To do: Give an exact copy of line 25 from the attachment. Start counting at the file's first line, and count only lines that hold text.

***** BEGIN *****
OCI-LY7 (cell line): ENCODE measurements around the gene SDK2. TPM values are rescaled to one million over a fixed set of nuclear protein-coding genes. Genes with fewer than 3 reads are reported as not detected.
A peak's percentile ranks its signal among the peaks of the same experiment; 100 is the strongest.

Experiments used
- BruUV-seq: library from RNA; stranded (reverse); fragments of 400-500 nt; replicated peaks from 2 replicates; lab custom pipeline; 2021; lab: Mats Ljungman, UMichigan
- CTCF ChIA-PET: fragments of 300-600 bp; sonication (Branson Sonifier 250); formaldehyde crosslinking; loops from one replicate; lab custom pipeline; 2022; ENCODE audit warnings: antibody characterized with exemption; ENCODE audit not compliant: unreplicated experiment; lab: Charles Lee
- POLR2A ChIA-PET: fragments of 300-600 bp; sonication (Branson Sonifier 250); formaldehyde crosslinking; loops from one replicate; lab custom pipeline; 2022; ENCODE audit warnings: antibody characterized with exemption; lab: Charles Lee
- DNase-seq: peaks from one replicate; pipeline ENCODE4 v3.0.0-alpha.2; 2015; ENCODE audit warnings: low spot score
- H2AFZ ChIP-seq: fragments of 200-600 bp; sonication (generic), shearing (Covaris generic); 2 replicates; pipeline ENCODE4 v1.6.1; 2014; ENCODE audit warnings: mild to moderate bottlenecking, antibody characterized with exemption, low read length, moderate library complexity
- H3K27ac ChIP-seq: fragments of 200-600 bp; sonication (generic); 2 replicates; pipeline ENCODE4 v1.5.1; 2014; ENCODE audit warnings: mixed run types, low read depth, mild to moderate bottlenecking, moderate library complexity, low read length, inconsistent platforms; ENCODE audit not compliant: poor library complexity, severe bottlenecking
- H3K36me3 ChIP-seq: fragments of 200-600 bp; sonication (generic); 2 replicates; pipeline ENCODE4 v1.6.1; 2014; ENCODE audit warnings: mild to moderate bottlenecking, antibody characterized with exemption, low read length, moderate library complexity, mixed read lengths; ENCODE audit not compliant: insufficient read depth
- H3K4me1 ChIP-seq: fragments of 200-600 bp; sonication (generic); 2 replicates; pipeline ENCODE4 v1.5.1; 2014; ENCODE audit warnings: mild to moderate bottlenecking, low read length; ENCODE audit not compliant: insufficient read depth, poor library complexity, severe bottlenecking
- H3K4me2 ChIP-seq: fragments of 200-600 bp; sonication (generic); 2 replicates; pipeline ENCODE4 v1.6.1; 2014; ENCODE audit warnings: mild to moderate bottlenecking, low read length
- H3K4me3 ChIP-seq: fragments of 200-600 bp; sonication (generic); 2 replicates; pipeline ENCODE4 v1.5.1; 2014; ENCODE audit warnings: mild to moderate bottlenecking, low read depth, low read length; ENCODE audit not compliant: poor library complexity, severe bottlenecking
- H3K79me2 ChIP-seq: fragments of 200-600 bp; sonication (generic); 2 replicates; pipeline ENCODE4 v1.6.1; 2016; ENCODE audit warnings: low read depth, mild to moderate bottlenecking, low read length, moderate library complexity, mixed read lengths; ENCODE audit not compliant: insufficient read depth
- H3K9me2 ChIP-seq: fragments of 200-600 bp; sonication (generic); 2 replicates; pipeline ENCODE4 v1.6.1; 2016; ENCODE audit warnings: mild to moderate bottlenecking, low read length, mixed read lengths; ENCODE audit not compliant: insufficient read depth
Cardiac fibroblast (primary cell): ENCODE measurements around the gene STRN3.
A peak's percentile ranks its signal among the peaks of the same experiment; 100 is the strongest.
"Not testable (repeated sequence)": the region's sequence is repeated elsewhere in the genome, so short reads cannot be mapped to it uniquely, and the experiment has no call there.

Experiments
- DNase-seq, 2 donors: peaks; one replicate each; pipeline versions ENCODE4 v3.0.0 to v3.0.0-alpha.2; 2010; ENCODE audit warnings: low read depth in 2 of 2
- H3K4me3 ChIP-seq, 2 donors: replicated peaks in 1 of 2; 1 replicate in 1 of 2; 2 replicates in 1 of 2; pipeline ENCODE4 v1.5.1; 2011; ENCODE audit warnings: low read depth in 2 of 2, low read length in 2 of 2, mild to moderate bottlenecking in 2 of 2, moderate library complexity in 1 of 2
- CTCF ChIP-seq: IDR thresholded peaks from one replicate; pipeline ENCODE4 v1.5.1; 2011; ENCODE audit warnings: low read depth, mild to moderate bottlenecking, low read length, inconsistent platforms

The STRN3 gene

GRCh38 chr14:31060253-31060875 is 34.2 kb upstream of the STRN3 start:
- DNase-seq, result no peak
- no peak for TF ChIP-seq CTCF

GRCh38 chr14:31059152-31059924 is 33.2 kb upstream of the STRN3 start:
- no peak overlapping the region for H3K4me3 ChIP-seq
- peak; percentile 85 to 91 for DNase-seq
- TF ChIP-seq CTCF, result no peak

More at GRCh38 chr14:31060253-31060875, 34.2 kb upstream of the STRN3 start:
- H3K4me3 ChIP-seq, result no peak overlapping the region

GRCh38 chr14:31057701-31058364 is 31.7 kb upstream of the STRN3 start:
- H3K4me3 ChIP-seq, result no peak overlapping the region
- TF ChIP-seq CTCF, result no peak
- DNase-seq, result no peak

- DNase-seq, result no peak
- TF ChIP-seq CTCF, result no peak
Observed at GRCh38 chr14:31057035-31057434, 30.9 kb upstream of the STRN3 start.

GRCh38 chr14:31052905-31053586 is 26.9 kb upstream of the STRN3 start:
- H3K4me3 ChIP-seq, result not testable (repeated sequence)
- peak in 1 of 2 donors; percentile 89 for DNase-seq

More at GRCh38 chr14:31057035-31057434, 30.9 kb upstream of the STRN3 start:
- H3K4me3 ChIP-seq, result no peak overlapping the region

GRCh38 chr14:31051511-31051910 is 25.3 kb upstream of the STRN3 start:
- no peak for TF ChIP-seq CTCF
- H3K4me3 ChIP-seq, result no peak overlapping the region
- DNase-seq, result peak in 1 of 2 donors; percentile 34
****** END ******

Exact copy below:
- DNase-seq, result no peak